For patients receiving liver or other organ transplants for diseases associated with substance use, risk for relapse posttransplantation is a prominent clinical concern.
There is little consensus regarding either the prevalence or risk factors for relapse to alcohol or illicit drug use in these patients.
Moreover, the evidence is inconsistent as to whether patients with pretransplantation substance use histories show poorer posttransplantation medical adherence.
|Average alcohol relapse rates were 6 cases per 100 patients per year|
Dr Mary Dew and colleagues from the USA conducted a meta-analysis of studies published between 1983 and 2005.
The research team estimated relapse rates, rates of nonadherence to the medical regimen, and the association of potential risk factors with these rates.
The team reported that the analysis included 54 studies.
Average alcohol relapse rates were 6 cases per 100 patients per year.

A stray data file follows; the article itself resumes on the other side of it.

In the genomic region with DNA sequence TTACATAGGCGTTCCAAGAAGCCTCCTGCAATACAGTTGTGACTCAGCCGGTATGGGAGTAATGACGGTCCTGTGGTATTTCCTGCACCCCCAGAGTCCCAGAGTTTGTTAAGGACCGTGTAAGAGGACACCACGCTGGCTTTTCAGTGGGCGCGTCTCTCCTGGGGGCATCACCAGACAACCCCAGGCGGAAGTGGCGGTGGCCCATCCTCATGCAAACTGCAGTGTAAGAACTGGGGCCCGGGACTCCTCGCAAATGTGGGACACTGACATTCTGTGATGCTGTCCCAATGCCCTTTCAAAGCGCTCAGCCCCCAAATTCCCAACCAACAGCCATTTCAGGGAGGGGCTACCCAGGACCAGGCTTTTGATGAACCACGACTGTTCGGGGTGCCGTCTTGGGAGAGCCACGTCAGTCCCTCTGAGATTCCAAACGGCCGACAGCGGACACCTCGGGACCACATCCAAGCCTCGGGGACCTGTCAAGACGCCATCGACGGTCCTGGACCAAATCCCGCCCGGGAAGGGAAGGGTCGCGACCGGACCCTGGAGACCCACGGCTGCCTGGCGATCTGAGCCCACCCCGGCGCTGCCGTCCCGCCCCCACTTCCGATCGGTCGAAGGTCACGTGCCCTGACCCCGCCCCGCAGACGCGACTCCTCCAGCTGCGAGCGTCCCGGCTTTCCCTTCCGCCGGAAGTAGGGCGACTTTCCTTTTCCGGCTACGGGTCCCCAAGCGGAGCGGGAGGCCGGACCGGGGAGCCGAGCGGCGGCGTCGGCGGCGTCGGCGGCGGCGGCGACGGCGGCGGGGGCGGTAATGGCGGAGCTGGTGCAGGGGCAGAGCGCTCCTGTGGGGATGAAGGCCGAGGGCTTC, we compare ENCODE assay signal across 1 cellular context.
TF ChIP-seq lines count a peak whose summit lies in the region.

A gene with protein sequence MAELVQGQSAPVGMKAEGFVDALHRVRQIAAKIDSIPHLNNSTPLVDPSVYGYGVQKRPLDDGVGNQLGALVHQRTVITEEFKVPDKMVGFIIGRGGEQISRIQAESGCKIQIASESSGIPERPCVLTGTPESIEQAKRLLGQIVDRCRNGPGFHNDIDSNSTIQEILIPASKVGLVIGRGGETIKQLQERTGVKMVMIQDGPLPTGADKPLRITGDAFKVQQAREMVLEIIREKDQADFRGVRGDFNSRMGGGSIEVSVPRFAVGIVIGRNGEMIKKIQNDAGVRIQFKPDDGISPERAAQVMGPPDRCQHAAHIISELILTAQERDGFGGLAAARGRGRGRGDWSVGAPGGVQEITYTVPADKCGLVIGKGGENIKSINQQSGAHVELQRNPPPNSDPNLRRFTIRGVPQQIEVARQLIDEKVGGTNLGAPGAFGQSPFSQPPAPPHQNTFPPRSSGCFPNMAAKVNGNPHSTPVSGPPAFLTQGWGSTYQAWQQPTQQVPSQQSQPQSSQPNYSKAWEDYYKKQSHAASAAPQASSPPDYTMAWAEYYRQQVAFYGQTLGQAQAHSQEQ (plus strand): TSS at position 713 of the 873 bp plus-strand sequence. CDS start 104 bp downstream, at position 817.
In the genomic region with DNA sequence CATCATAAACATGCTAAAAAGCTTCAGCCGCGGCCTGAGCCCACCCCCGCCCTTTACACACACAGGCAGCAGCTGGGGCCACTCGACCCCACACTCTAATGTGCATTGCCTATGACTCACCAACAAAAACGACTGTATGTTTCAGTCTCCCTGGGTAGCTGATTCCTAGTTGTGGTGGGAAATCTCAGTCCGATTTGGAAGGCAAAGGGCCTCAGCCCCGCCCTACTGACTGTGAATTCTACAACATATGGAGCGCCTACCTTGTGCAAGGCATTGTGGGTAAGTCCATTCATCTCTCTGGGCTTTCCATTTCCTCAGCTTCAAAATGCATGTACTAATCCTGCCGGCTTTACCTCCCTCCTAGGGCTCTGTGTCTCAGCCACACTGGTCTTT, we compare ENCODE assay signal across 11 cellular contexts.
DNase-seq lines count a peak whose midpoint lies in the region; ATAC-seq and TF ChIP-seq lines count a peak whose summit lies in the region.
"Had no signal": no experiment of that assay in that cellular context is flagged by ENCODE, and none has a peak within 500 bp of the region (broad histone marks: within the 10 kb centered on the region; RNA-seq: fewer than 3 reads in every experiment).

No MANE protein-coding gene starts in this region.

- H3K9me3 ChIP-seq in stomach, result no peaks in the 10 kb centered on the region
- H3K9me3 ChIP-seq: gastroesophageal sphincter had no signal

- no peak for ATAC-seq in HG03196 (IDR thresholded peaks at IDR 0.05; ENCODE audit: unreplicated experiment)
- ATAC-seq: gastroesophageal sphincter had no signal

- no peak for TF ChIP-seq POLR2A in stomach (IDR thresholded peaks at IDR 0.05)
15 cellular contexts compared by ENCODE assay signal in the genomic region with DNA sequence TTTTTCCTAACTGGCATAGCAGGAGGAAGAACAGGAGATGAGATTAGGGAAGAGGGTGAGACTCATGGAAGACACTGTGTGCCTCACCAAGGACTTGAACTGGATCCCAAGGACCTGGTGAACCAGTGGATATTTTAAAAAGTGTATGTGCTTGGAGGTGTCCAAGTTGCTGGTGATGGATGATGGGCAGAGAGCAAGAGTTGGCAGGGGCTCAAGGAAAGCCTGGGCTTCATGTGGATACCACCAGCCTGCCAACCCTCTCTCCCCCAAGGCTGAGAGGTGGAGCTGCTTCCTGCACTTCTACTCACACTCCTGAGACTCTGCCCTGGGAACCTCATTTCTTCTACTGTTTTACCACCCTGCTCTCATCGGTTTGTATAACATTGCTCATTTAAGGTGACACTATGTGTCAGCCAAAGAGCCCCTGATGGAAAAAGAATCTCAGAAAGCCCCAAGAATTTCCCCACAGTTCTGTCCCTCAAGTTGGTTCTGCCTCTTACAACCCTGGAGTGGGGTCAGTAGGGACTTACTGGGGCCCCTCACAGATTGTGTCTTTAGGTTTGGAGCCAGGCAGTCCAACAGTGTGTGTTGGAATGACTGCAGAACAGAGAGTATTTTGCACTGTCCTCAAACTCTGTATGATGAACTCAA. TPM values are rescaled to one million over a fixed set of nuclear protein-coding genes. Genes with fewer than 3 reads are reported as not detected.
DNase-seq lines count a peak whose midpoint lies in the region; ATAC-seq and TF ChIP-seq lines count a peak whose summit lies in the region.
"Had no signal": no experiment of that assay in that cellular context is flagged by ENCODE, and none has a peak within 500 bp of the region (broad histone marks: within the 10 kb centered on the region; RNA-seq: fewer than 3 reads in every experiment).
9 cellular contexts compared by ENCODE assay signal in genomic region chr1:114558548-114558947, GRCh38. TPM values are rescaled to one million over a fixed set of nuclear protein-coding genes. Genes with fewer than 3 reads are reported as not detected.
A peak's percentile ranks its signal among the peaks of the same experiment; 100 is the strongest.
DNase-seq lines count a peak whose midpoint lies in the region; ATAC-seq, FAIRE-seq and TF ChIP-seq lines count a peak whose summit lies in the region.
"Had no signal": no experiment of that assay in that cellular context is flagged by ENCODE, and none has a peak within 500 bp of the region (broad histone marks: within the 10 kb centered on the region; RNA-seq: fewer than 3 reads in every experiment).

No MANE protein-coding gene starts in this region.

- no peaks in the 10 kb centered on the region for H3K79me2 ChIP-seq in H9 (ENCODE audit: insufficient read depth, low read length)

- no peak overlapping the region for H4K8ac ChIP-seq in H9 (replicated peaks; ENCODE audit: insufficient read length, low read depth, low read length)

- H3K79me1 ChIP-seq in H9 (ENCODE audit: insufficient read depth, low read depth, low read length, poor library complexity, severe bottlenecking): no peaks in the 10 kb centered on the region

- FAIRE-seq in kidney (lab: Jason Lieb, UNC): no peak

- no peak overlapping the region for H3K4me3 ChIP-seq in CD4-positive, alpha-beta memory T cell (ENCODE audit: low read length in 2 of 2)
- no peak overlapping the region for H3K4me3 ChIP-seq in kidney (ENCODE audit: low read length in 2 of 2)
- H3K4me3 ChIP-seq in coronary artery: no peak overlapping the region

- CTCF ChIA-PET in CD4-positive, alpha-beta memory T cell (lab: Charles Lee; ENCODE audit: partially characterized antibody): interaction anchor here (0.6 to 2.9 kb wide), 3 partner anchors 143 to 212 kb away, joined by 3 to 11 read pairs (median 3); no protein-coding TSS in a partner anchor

Relapse rates were 3 cases per 100 patients per year for heavy alcohol use.
The researchers found illicit drug relapse averaged 4 cases per 100 patients per year, with a significantly lower rate in liver vs other recipients.
Average rates in other areas, such as tobacco use, immunosuppressant and clinic appointment no adherence, were 2 to 10 cases per 100 patients per year.
The team found that risk factors could be examined only for relapse to any alcohol use.
Demographics and most pretransplantation characteristics showed little correlation with relapse.
Poorer social support, family alcohol history, and pretransplantation abstinence of 6 months showed small but significant associations with relapse.
Dr Dew's team concluded, "Future research should focus on improving the prediction of risk for substance use relapse, and on testing interventions to promote continued abstinence posttransplantation."